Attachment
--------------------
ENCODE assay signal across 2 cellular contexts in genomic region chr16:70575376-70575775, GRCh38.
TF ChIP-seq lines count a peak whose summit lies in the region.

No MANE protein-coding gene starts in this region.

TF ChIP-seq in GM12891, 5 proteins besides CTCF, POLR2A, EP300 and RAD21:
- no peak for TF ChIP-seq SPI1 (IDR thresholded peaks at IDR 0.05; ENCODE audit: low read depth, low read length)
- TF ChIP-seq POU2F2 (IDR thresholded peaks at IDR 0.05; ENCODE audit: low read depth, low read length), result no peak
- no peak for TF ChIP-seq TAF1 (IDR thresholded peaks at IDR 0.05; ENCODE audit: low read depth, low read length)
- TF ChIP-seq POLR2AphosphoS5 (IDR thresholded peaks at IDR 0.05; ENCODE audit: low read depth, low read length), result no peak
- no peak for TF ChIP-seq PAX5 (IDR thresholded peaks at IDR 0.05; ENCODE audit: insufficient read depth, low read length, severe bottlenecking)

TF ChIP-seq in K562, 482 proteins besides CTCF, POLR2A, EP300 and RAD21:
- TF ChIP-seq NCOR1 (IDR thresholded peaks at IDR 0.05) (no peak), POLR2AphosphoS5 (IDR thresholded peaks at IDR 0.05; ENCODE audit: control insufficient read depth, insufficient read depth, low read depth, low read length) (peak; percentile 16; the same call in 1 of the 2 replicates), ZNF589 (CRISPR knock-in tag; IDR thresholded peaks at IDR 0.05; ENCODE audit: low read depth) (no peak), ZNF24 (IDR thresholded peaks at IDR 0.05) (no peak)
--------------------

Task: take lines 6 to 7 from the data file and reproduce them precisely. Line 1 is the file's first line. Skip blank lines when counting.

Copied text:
- TF ChIP-seq POU2F2 (IDR thresholded peaks at IDR 0.05; ENCODE audit: low read depth, low read length), result no peak
- no peak for TF ChIP-seq TAF1 (IDR thresholded peaks at IDR 0.05; ENCODE audit: low read depth, low read length)